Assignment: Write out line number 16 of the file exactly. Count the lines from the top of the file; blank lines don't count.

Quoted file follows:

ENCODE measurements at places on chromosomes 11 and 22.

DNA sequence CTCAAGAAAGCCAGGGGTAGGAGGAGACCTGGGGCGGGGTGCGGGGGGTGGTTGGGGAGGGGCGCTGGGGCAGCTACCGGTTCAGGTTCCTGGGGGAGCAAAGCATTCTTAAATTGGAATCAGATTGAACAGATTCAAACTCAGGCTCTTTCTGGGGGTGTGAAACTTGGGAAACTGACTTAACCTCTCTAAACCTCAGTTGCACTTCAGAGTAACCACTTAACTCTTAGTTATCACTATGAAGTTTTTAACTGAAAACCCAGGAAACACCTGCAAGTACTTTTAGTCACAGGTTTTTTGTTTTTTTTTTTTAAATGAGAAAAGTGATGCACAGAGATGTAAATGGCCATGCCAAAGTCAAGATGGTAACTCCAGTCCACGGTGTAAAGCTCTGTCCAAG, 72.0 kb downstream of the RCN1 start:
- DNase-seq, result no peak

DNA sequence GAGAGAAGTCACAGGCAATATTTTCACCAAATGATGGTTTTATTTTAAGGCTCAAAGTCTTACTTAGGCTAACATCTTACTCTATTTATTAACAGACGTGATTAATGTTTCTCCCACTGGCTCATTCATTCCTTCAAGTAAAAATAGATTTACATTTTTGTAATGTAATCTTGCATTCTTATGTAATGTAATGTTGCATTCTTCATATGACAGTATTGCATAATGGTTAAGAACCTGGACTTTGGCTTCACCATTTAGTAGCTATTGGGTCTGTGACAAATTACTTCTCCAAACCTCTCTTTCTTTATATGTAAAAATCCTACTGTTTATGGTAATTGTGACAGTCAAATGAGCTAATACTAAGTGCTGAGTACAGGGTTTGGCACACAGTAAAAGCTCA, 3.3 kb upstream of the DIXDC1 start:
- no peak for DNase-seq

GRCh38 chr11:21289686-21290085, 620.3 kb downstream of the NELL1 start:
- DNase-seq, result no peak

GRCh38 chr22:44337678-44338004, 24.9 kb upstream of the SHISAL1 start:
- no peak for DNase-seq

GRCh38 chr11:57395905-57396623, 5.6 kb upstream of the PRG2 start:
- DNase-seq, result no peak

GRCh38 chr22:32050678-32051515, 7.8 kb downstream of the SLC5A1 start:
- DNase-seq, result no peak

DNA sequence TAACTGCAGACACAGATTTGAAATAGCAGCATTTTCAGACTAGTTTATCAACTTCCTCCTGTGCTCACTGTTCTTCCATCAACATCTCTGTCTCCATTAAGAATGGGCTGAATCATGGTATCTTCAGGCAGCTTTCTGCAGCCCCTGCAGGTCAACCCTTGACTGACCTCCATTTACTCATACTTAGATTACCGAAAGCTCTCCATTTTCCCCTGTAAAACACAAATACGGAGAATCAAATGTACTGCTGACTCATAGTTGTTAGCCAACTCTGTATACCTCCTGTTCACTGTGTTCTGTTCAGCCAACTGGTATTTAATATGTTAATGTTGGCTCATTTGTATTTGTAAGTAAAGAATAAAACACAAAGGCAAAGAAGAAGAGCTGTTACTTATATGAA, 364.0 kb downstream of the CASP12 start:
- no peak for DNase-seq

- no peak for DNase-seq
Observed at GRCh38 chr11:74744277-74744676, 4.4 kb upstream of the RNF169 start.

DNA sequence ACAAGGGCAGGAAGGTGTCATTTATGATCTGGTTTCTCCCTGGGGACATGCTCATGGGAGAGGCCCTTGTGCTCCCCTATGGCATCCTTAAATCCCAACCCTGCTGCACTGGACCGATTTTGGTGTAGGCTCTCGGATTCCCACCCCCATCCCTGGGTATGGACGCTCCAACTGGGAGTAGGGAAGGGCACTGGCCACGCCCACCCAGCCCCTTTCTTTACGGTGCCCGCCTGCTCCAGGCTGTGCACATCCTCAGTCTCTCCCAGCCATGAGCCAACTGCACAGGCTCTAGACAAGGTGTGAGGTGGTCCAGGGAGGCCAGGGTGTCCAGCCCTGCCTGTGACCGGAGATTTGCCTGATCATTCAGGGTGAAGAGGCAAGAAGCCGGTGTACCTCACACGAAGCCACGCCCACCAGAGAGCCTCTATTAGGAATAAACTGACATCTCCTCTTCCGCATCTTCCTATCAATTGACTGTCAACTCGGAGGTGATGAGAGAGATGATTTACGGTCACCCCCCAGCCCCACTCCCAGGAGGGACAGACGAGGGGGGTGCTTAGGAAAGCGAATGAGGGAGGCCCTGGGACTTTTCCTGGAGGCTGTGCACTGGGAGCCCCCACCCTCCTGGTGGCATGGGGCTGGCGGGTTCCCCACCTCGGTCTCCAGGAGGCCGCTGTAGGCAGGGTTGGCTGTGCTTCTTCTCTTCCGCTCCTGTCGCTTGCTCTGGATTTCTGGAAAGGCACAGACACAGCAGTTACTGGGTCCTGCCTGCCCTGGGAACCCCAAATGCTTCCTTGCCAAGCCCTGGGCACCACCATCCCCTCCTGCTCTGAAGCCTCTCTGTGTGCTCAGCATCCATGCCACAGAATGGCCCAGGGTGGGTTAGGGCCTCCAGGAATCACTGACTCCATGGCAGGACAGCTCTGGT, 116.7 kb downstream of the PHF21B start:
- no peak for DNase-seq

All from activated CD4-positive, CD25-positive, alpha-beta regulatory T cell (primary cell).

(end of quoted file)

- no peak for DNase-seq